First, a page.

If you’ve ever been in a busy supermarket wishing they’d open up another checkout lane, you already understand the idea behind multi-threading. Because a PHP process works on commands in a linear way, a growing site will eventually grind to a halt as a single PHP process becomes overwhelmed. If you add more processes, the website is capable of responding to more requests concurrently, and the system starts to move again. WordPress hosts like Hostdedi use PHP worker processes to enable multi-threading for fast concurrent requests. For a more in-depth look at worker processes and how they work, check out this article. If you’re feeling extra cool, you can even try your hand at implementing workers using the official PHP documentation.

Remember to test your optimizations

As a final thought, remember to test the speed of your website before and after optimizations. While there are many resources for testing page speed, GTMetrix is a great place to start your journey. And remember, if you need help along the way, get in touch. We are here to help!

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The Ultimate Magento 2 Performance Checklist

At Hostdedi, we spend a considerable amount of time optimizing our infrastructure to make your Magento 2 store faster. After years of research and development, we’ve pulled together the ultimate Magento 2 performance checklist:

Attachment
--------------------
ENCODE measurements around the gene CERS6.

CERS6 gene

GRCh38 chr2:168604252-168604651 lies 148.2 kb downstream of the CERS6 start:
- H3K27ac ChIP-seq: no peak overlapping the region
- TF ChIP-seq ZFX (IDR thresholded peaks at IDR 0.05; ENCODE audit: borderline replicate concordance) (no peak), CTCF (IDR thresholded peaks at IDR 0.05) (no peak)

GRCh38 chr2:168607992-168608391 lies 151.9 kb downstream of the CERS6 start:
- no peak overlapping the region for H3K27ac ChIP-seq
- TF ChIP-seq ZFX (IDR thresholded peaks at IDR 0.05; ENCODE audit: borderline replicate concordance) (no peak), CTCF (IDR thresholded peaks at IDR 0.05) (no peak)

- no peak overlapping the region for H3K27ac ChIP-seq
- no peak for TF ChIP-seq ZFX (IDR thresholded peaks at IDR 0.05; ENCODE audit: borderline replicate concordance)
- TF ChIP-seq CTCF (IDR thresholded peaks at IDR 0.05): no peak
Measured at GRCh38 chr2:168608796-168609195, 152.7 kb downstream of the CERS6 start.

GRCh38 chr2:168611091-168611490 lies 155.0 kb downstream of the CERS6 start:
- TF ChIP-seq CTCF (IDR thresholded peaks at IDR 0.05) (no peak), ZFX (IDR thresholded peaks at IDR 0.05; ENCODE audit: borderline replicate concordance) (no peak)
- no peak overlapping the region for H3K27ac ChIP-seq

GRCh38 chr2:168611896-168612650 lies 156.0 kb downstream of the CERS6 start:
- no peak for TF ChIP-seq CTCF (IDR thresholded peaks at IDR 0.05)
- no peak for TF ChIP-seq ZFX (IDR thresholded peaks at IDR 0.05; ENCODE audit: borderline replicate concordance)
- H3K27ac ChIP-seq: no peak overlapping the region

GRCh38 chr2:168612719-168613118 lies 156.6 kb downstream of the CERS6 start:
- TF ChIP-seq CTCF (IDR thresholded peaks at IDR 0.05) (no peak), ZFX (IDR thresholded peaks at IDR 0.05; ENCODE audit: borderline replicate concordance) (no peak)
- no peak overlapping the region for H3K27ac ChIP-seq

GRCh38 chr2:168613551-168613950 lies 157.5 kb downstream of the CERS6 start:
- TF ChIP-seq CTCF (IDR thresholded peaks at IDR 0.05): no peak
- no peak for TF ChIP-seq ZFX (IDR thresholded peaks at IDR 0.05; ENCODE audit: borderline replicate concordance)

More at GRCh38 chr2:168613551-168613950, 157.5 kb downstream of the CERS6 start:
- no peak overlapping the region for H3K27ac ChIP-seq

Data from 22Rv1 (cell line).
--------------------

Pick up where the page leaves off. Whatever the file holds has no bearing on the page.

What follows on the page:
1. Remove unused modules: Magento 2 comes with many pre installed modules that aren’t always needed. Yireo created a great module to disable the optional modules you don’t need through composer. The idea behind the module is quite simple: you replace any unused module with nothing to avoid loading unused modules and classes. This module and a complete how-to can be found here:
  1. Enable CSS/JS minification and merging: Minifying and merging CSS files can greatly improve load times and the general performance of your store by cutting the number of requests your site makes when loading a page. You can minify and merge CSS and JS files from the admin panel by navigating to the Developer tab under Stores > Configuration > Advanced (keep in mind this tab will only show if you are using developer mode). Magento recommends using a 3rd party plugin like Baler or MagePack for JS bundling given that Magento’s bundling mechanisms are not optimal and should only be used as fallback alternatives.
  1. Enable production mode: While this one might seem simple, the number of sites we see using a different mode in Magento is staggering. No one should be running Magento 2 in production in a different mode, but we still see too many stores running on either default or developer mode. The best way to switch modes is via CLI: 

php bin/magento:deploy:mode:show

to see which mode is your store using and 

php bin/magento deploy:mode:set production

to set production mode

  1. Use Redis for session/default and full page cache: Redis is one of the most used key/value database engines and Magento 2 comes with integrated support to use it as a both session storage and default/full page. To configure your store to use Redis, run the following commands from your root folder:

bin/magento setup:config:set --cache-backend=redis --cache-backend-redis-<parameter_name>=<parameter_value>...

bin/magento setup:config:set --session-save=redis --session-save-redis-<parameter_name>=<parameter_value>...

You can find a complete list of Redis configuration parameters and values for sessions here and for the full page cache here